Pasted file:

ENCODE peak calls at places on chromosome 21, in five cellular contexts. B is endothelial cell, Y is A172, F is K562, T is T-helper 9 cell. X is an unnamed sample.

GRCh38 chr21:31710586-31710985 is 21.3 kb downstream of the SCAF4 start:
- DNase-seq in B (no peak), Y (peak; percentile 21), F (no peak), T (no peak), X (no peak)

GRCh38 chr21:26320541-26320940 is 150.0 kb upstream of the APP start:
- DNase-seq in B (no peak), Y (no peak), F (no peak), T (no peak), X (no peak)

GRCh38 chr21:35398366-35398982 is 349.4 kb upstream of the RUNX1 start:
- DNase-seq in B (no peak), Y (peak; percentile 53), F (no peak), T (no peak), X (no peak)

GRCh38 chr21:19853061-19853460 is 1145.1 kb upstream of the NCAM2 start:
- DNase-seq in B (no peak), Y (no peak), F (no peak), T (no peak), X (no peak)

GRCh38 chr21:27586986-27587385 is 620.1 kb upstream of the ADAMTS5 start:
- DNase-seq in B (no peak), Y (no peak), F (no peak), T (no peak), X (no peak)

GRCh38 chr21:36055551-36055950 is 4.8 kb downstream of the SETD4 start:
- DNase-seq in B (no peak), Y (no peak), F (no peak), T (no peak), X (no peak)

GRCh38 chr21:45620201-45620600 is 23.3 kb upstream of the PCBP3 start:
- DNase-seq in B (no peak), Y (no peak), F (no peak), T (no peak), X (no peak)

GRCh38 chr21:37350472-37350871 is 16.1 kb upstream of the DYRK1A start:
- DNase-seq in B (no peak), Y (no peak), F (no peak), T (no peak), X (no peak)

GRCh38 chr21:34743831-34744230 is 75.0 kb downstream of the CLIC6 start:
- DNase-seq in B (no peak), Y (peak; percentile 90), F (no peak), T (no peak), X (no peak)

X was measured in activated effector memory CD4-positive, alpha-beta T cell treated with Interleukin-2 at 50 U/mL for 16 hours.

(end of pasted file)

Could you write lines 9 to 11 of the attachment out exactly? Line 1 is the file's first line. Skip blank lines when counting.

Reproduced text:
- DNase-seq in B (no peak), Y (no peak), F (no peak), T (no peak), X (no peak)

GRCh38 chr21:27586986-27587385 is 620.1 kb upstream of the ADAMTS5 start:
- DNase-seq in B (no peak), Y (no peak), F (no peak), T (no peak), X (no peak)